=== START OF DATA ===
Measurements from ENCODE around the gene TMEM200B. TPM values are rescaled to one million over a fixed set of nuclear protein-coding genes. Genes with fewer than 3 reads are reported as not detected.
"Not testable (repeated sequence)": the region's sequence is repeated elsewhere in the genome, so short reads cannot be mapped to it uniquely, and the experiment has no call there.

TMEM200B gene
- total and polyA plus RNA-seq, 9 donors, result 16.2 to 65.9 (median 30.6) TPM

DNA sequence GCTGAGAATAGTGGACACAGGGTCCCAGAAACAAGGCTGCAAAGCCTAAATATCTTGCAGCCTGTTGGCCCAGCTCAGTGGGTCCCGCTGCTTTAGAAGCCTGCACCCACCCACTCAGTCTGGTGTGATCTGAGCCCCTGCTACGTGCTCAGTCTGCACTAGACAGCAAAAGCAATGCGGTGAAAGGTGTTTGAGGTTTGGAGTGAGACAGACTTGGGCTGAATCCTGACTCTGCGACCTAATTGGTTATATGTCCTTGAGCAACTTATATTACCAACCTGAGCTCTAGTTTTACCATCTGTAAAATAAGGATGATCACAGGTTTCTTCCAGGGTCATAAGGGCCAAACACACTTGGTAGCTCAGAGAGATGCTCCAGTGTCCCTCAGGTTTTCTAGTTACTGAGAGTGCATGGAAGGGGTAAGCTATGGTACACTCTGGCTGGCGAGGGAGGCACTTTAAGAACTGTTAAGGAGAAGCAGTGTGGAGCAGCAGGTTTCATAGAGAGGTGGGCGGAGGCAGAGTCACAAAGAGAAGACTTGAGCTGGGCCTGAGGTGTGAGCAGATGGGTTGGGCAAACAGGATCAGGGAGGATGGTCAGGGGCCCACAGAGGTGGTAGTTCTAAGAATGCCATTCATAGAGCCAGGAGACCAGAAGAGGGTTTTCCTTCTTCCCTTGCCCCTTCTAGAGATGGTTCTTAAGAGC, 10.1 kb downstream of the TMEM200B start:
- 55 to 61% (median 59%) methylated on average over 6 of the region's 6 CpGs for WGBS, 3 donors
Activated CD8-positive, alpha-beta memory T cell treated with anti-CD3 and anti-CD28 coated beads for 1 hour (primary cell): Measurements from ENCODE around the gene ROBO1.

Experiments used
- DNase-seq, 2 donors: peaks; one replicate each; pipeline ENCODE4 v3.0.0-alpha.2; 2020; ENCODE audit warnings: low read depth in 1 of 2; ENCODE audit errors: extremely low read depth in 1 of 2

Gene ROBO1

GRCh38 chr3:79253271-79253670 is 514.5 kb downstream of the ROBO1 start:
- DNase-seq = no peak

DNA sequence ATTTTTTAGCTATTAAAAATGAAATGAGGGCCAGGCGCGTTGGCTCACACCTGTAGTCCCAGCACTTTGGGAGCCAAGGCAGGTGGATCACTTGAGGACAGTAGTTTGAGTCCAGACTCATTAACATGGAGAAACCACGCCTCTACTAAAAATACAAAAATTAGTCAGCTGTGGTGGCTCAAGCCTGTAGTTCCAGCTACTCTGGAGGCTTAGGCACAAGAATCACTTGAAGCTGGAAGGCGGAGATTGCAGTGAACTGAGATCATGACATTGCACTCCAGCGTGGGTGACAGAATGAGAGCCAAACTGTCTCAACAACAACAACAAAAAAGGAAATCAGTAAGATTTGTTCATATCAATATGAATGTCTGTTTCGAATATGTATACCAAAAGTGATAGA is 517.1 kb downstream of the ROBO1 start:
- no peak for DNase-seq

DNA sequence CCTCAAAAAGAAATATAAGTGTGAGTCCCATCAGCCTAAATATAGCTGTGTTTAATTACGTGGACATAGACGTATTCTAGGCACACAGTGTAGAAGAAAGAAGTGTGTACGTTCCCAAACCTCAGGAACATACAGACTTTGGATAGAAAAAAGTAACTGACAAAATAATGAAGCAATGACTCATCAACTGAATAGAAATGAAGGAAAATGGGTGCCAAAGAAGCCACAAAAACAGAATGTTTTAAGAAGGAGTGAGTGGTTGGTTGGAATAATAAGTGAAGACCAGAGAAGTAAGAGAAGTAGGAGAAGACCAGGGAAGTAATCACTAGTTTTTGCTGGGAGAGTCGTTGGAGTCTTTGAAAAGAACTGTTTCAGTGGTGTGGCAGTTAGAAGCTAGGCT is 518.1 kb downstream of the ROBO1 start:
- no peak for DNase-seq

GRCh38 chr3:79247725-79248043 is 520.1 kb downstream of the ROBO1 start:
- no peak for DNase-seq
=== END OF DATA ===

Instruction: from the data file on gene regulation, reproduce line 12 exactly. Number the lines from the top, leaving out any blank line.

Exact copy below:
- DNase-seq = no peak